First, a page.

The Advertiser, 11 January 1893.
 Rickard 1983.
 Chinese Heritage of Australian Federation Project, Furniture Making.
 Yong 1977, p65.
 Markus 1974, p8.
 Barrier Miner, 29 September 1903.
 The Argus, 1 October 1903.
 The Argus, 10 October 1903.
 Northern Territory Times and Gazette, 9 October 1903.
 The Advertiser, 16 November 1903.
 The Argus, 16 November 1903.
 Zeehan and Dundas Herald, 17 November 1903.
 The Advertiser, 17 November 1903.
 The West Australian, 18 November 1903.
 The Argus, 18 November 1903.
 The Register, 19 November 1903.
 The Argus, 30 November 1903.
 The Advertiser, 19 November 1903.
 Sydney Morning Herald, 3 December 1903.
 The Argus, 1 October 1903.
 The Advertiser, 30 September 1903.
 Loh 1994, p16.
 Chou 1993, p127.
 The Argus, 30 December 1904.
 Couchman 2001.
 The Argus, 7 October 1890.
 The Argus, 25 October 1890.
 South Australian Register, 24 September 1890.
 Armstrong and Bramble 2007, pp42-43.
 The Inquirer & Commercial News, 3 September 1897.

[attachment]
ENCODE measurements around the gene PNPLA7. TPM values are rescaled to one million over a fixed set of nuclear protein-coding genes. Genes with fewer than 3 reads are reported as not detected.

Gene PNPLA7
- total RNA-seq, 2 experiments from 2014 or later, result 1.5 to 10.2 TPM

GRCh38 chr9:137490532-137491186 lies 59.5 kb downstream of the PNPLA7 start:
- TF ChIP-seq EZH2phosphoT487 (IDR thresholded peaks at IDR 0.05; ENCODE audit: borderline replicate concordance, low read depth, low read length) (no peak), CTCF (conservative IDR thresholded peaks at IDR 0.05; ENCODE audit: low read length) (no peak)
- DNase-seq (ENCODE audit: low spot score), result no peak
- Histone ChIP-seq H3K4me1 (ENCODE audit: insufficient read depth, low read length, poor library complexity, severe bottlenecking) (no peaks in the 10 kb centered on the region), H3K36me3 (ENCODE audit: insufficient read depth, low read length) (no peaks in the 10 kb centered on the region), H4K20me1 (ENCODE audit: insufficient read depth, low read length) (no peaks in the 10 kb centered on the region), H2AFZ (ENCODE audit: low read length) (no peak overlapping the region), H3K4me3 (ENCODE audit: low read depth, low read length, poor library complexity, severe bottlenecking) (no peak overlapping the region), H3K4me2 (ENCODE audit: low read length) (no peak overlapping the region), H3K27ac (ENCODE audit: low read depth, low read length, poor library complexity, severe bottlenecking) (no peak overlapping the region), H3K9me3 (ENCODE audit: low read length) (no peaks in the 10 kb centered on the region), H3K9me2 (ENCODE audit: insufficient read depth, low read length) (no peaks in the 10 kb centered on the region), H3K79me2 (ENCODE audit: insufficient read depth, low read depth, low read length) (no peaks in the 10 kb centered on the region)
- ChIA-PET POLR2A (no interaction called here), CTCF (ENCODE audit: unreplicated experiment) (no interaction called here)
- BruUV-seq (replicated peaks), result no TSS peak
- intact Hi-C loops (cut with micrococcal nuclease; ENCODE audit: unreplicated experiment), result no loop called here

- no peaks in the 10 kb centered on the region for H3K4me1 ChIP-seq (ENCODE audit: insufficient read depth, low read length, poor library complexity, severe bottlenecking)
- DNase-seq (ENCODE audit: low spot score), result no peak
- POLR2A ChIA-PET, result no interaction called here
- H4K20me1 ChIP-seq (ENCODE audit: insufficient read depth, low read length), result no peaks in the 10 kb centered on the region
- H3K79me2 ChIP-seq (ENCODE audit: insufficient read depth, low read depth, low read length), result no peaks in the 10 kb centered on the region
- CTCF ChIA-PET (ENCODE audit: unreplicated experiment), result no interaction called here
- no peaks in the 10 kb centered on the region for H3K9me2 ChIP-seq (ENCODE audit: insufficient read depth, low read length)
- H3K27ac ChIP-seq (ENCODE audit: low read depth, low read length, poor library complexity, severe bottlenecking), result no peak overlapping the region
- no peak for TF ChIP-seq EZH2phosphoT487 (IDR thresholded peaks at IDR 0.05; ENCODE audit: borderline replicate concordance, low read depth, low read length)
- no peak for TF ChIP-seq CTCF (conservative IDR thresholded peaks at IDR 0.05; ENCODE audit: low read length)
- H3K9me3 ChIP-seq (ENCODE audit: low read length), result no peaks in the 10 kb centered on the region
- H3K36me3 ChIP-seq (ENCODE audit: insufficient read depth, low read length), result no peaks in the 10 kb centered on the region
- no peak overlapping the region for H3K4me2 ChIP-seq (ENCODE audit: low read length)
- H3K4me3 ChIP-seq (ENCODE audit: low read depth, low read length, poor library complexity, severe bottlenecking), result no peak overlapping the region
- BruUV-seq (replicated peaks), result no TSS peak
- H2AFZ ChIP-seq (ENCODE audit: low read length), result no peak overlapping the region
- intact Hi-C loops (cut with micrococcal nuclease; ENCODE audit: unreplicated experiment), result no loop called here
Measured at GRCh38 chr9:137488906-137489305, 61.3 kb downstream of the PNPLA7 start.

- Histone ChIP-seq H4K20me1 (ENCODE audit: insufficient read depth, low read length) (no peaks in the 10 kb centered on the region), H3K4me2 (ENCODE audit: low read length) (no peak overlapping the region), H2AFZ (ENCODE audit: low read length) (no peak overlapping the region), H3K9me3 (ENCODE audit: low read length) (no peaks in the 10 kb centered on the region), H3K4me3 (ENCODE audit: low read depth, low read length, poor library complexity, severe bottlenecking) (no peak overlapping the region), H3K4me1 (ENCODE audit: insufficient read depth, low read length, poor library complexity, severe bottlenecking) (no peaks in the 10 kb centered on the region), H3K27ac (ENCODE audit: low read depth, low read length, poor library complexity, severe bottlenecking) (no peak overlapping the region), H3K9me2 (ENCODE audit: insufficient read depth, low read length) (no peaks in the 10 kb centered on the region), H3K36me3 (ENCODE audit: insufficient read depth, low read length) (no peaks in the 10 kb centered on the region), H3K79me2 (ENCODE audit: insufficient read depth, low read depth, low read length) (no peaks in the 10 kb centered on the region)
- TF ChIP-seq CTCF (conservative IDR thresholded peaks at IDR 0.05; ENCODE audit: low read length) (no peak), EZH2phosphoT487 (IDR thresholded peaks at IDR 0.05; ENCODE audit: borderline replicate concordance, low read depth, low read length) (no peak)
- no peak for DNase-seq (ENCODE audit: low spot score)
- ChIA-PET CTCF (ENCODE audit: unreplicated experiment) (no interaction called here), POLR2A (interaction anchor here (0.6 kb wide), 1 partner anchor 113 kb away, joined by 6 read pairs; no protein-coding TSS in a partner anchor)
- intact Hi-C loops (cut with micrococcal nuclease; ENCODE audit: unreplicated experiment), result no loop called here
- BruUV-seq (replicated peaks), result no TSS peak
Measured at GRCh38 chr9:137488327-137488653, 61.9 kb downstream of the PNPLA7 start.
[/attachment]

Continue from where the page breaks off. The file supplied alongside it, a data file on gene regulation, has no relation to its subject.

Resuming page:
Sydney Morning Herald, 6 June 1902.
 The Argus, 2 April 1908.
 See for example: Sparrow and Sparrow 2001, pp154-156, Markus 1974.
 Louey Pang’s importance is detailed in Yong 1977 and Kuo and Brett 2013.
 Armstrong and Bramble 2007, p40.
 Sydney Morning Herald, 5 March 1879.
 The Brisbane Courier, 5 March 1879.
 Sydney Morning Herald, 5 March 1879.
 Sydney Morning Herald, 6 March 1879.
 The Brisbane Courier, 5 March 1879.
 Kuo and Brett 2013, p20.
 Benton 2007, p73.
 Kuo and Brett 2013, p40.
 Benton 2007, pp74-75.
 Benton 2007, p74.
 See Benton 2007, p74; Kuo and Brett 2013, p50.
 Benton 2007, p75.
 News, (Adelaide) 29 September 1925.
 Queensland Times, 29 September 1925.
 Cairns Post, 2 November 1925.
 News, (Adelaide) 30 September 1925.
 Loy-Wilson 2011.
 Sydney Morning Herald, 2 August 1926.
 Barrier Miner, 8 July 1927.
 The Adelaide Chronicle, 16 July 1927.
 Townsville Daily Bulletin, 7 July 1927.
 Fitzgerald 2007, pp139-140.
 Cottle 2000.
 A noted strong swimmer, Wong drowned in mysterious circumstances in 1948 after falling from a raft on Lake Boga, Victoria. To this day, Wong’s family believe the Australian state murdered him for his political activities, particularly his role in championing Indonesian independence. See Maramis 2010 p79.